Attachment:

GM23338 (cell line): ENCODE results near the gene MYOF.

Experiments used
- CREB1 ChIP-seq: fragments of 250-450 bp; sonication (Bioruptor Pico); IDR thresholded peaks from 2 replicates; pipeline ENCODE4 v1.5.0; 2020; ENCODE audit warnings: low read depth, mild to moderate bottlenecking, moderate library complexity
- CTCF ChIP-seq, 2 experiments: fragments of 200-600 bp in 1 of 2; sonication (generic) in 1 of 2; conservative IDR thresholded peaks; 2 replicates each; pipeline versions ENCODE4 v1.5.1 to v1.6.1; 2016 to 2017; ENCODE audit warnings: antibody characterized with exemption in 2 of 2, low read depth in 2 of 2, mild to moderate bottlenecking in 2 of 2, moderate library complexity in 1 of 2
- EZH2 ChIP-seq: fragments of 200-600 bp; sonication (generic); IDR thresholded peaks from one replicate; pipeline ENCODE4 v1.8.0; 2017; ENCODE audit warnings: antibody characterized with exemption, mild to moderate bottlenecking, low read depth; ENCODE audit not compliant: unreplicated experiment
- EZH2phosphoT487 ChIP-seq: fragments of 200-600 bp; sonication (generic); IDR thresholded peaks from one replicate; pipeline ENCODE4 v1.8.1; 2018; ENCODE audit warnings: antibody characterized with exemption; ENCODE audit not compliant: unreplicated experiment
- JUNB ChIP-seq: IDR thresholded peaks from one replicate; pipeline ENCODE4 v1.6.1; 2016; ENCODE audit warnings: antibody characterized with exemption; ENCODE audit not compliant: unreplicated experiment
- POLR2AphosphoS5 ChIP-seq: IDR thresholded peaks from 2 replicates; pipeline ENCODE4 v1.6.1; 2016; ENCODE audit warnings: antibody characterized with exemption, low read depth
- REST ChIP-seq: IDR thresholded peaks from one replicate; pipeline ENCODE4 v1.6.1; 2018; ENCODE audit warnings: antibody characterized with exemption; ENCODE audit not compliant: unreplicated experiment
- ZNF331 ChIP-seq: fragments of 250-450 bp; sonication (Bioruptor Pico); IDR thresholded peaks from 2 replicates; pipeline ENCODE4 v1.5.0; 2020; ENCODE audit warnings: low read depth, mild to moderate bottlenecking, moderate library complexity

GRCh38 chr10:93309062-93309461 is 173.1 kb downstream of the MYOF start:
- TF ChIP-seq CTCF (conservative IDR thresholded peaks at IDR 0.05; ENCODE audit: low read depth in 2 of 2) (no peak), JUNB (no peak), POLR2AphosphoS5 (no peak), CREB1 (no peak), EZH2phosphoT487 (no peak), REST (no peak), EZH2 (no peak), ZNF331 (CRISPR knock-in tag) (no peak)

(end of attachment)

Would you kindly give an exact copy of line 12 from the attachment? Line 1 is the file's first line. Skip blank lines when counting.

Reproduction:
- TF ChIP-seq CTCF (conservative IDR thresholded peaks at IDR 0.05; ENCODE audit: low read depth in 2 of 2) (no peak), JUNB (no peak), POLR2AphosphoS5 (no peak), CREB1 (no peak), EZH2phosphoT487 (no peak), REST (no peak), EZH2 (no peak), ZNF331 (CRISPR knock-in tag) (no peak)